E and I saw Heart at the Tower Theatre on Friday, a classic-rock date night sequel to our spur-of-the-moment decision to see the Pretenders a few years ago.
I don’t adore the entire Heart catalog like I adore that of The Pretenders, but I do love a great number Heart songs – especially from their first three albums. That acoustic-driven galloping rock is definitely in the lineage of Arcati Crisis; I’ve always been fascinated that Gina isn’t a particular fan, given her similarities in writing and performance to the Wilson sisters.
Of course, those Heart albums were all before my time. My actual introduction to the band was most like the video to “These Dreams” in 1986, which to me at the time might have plausibly seemed as though it came from the Labyrinth soundtrack.
Don’t worry, I won’t subject you to the entire video.
I was always confused by Heart on Casey Casem’s count down, because in their videos they were made up just like the big-haired rocker guys I was so bored by … except, these were… women? I felt like I should have liked them, but this was in their “All I Wanna Do Is Make Love to You” period, a song Ann Wilson won’t even sing today, so could you blame me for not liking them?
Yet, these were also the acoustic-rockers who spawned hits like “Barracuda” and “Crazy on You.” What gives?
I read Heart’s new memoir Kicking and Dcreaming overnight on Friday, and it explained the peculiar duality of the band. Heart nearly dissolved when they left CBS Records imprint Portrait in 1982, and when they reformed for Capitol records they began performing songs by other writers in an attempt to fit in on rock radio. It brought them their greatest success – including their first number one single, “These Dreams,” one of their few songs with Nancy Wilson singing lead.I’ve always been obsessed with the song, but the synthesizer- and reverb-drenched original never really sounded right to me. Back in college while I was trolling through the CD racks at Tower Records I noticed a peculiar lone title in the W section – Live at McCabe’s Guitar Shop by Nancy Wilson?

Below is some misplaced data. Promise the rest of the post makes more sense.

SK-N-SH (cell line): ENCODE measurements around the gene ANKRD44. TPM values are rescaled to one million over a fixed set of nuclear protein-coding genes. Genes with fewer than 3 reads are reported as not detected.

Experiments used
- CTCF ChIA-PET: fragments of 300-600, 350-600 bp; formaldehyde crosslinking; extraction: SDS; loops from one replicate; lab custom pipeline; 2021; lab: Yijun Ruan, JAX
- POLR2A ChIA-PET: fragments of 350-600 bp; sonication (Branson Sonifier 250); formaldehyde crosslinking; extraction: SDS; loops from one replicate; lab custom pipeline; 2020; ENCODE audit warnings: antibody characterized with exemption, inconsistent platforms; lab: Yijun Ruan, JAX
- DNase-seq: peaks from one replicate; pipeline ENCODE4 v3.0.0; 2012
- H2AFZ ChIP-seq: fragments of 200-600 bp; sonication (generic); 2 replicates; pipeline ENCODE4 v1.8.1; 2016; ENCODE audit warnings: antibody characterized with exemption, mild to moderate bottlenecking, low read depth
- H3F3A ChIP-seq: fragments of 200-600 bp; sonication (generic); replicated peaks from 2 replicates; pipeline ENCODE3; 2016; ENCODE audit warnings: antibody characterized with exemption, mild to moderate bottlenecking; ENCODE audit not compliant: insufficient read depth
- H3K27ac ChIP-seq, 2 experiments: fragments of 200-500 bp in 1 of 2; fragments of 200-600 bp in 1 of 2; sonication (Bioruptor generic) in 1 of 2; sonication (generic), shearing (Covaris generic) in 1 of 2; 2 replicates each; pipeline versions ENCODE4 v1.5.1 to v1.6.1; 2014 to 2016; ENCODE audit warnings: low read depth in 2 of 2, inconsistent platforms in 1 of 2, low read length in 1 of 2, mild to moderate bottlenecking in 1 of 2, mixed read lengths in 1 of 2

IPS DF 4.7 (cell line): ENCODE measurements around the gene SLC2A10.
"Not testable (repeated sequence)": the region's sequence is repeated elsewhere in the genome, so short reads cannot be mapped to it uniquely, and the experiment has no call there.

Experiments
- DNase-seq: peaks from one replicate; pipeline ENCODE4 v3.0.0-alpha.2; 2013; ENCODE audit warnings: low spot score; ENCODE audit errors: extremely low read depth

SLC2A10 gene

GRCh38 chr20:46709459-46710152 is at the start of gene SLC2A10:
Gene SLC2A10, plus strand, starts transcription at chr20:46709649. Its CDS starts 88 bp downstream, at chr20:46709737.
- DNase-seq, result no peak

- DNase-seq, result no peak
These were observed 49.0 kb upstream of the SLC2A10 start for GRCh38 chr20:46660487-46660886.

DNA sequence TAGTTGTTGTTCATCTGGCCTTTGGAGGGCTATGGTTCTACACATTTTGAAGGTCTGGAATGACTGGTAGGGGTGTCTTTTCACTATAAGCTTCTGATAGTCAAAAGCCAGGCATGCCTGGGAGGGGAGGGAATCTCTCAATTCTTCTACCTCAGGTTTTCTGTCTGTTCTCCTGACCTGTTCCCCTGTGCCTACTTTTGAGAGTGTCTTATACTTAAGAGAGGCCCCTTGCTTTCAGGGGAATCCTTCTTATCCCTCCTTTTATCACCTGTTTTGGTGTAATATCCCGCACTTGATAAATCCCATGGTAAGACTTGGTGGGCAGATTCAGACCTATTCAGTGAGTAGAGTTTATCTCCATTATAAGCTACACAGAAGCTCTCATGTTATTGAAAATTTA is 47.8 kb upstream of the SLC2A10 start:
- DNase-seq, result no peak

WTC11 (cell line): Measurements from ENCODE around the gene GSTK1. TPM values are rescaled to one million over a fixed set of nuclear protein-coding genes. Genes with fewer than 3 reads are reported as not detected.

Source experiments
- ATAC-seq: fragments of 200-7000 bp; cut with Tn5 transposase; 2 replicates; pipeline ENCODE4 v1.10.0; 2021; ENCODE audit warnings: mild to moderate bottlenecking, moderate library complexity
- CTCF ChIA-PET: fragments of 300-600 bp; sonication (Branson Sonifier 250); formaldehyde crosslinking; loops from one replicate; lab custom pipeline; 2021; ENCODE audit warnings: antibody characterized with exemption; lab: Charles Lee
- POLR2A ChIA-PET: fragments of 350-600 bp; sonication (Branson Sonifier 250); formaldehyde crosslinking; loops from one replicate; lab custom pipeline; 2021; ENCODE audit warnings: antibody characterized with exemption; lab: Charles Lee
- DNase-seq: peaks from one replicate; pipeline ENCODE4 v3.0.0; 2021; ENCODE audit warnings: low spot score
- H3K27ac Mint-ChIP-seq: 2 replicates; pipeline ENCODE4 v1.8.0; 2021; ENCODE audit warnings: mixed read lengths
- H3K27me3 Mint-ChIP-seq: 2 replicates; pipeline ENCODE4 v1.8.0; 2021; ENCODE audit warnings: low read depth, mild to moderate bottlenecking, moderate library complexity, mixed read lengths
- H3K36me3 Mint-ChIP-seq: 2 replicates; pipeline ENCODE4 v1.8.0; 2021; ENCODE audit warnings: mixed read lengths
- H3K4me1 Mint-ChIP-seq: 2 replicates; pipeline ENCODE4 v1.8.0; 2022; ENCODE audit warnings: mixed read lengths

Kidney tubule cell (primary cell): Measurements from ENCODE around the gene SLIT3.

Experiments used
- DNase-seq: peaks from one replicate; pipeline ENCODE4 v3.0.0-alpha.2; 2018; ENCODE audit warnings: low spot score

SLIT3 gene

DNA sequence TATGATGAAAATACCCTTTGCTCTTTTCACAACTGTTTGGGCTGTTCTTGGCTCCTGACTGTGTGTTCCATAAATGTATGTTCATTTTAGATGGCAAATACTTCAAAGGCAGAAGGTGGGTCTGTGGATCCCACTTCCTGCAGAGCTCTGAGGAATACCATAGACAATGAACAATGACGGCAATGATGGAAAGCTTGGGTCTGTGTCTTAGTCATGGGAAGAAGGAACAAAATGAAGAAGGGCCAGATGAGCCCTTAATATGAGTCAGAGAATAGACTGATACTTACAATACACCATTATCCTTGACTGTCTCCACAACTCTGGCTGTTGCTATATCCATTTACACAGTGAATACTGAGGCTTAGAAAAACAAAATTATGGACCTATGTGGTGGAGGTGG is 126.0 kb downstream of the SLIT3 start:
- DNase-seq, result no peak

That Nancy Wilson? I picked up the case an examined the track list and, LO AND BEHOLD, it included an acoustic version of “These Dreams”! But, it was $18 – far too rich for my blood when it came to CDs.
(Oh, the quaint stories of being a music fan in early 2000s.)
I eventually did buy the album, after picking up those early Mushroom and Portrait LPs with the encouragement of my old colleague Alex. I’ve never been one for those Capitol albums, though. Their stadium rock sound also mean that Nancy’s acoustic leanings were muffled and later altogether drowned out.
Happily, that wasn’t the end of Heart – in the past decade they’ve refocused on their old-school sound with a bluesy tinge on three solid studio albums.
That also means that on tour they’ve reclaimed some of their excessive 80s hits. On Friday they brought me to tears with an acoustic version of “These Dreams” with Nancy on mandolin that flowed directly into an acoustic and piano duet on “Alone.”
When I was in 7th grade my friend had the Dreamboat Annie album. We listened to side one a million times.